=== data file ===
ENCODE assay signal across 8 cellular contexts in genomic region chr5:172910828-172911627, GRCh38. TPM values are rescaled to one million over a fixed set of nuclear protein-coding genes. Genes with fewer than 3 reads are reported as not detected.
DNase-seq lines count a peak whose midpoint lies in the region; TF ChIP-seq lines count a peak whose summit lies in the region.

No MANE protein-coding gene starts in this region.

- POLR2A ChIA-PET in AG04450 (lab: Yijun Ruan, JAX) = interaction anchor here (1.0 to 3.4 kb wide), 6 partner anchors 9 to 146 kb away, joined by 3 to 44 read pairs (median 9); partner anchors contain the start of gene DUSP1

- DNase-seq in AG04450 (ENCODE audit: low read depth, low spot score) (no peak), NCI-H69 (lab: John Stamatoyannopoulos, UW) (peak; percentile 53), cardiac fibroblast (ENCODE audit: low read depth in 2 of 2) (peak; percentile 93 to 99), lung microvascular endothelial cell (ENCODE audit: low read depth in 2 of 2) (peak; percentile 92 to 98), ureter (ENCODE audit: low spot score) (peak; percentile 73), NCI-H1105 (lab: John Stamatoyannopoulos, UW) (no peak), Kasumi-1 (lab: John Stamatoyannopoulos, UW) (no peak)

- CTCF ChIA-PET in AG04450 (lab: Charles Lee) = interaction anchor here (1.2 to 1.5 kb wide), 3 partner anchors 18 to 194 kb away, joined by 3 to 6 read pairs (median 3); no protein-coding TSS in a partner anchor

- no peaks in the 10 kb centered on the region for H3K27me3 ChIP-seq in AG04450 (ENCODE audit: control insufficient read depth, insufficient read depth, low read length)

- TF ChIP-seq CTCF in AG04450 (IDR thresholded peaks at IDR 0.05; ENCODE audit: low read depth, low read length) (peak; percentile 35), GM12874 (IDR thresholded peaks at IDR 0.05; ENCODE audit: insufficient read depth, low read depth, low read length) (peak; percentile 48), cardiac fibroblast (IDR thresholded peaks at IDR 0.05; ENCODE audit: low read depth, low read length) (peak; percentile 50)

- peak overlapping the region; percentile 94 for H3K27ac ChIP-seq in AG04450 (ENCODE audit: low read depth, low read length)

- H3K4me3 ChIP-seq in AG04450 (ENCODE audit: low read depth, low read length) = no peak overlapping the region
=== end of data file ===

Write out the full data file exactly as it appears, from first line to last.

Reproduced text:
ENCODE assay signal across 8 cellular contexts in genomic region chr5:172910828-172911627, GRCh38. TPM values are rescaled to one million over a fixed set of nuclear protein-coding genes. Genes with fewer than 3 reads are reported as not detected.
DNase-seq lines count a peak whose midpoint lies in the region; TF ChIP-seq lines count a peak whose summit lies in the region.

No MANE protein-coding gene starts in this region.

- POLR2A ChIA-PET in AG04450 (lab: Yijun Ruan, JAX) = interaction anchor here (1.0 to 3.4 kb wide), 6 partner anchors 9 to 146 kb away, joined by 3 to 44 read pairs (median 9); partner anchors contain the start of gene DUSP1

- DNase-seq in AG04450 (ENCODE audit: low read depth, low spot score) (no peak), NCI-H69 (lab: John Stamatoyannopoulos, UW) (peak; percentile 53), cardiac fibroblast (ENCODE audit: low read depth in 2 of 2) (peak; percentile 93 to 99), lung microvascular endothelial cell (ENCODE audit: low read depth in 2 of 2) (peak; percentile 92 to 98), ureter (ENCODE audit: low spot score) (peak; percentile 73), NCI-H1105 (lab: John Stamatoyannopoulos, UW) (no peak), Kasumi-1 (lab: John Stamatoyannopoulos, UW) (no peak)

- CTCF ChIA-PET in AG04450 (lab: Charles Lee) = interaction anchor here (1.2 to 1.5 kb wide), 3 partner anchors 18 to 194 kb away, joined by 3 to 6 read pairs (median 3); no protein-coding TSS in a partner anchor

- no peaks in the 10 kb centered on the region for H3K27me3 ChIP-seq in AG04450 (ENCODE audit: control insufficient read depth, insufficient read depth, low read length)

- TF ChIP-seq CTCF in AG04450 (IDR thresholded peaks at IDR 0.05; ENCODE audit: low read depth, low read length) (peak; percentile 35), GM12874 (IDR thresholded peaks at IDR 0.05; ENCODE audit: insufficient read depth, low read depth, low read length) (peak; percentile 48), cardiac fibroblast (IDR thresholded peaks at IDR 0.05; ENCODE audit: low read depth, low read length) (peak; percentile 50)

- peak overlapping the region; percentile 94 for H3K27ac ChIP-seq in AG04450 (ENCODE audit: low read depth, low read length)

- H3K4me3 ChIP-seq in AG04450 (ENCODE audit: low read depth, low read length) = no peak overlapping the region